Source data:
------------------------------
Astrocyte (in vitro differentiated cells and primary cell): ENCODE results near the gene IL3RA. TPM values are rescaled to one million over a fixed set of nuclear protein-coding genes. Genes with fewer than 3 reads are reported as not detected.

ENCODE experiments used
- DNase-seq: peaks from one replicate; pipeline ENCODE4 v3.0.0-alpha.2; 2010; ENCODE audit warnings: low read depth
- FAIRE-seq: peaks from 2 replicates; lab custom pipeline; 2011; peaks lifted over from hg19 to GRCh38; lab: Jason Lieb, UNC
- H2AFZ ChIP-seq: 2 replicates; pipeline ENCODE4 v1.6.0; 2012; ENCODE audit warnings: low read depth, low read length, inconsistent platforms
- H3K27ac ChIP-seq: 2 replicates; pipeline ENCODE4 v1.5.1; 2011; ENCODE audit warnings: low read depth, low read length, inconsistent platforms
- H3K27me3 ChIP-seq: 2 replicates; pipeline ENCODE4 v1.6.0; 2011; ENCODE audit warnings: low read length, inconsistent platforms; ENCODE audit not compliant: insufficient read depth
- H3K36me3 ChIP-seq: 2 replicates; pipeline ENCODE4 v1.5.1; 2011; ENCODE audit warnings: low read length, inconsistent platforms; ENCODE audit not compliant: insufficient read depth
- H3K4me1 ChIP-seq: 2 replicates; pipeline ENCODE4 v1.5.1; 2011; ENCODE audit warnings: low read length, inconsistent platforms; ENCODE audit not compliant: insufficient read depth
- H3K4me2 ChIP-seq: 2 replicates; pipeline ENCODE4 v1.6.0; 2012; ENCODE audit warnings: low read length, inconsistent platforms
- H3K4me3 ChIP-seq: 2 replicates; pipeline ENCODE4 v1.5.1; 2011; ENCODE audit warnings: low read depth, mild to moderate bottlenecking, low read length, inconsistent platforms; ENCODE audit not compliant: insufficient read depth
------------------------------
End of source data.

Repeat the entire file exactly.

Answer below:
Astrocyte (in vitro differentiated cells and primary cell): ENCODE results near the gene IL3RA. TPM values are rescaled to one million over a fixed set of nuclear protein-coding genes. Genes with fewer than 3 reads are reported as not detected.

ENCODE experiments used
- DNase-seq: peaks from one replicate; pipeline ENCODE4 v3.0.0-alpha.2; 2010; ENCODE audit warnings: low read depth
- FAIRE-seq: peaks from 2 replicates; lab custom pipeline; 2011; peaks lifted over from hg19 to GRCh38; lab: Jason Lieb, UNC
- H2AFZ ChIP-seq: 2 replicates; pipeline ENCODE4 v1.6.0; 2012; ENCODE audit warnings: low read depth, low read length, inconsistent platforms
- H3K27ac ChIP-seq: 2 replicates; pipeline ENCODE4 v1.5.1; 2011; ENCODE audit warnings: low read depth, low read length, inconsistent platforms
- H3K27me3 ChIP-seq: 2 replicates; pipeline ENCODE4 v1.6.0; 2011; ENCODE audit warnings: low read length, inconsistent platforms; ENCODE audit not compliant: insufficient read depth
- H3K36me3 ChIP-seq: 2 replicates; pipeline ENCODE4 v1.5.1; 2011; ENCODE audit warnings: low read length, inconsistent platforms; ENCODE audit not compliant: insufficient read depth
- H3K4me1 ChIP-seq: 2 replicates; pipeline ENCODE4 v1.5.1; 2011; ENCODE audit warnings: low read length, inconsistent platforms; ENCODE audit not compliant: insufficient read depth
- H3K4me2 ChIP-seq: 2 replicates; pipeline ENCODE4 v1.6.0; 2012; ENCODE audit warnings: low read length, inconsistent platforms
- H3K4me3 ChIP-seq: 2 replicates; pipeline ENCODE4 v1.5.1; 2011; ENCODE audit warnings: low read depth, mild to moderate bottlenecking, low read length, inconsistent platforms; ENCODE audit not compliant: insufficient read depth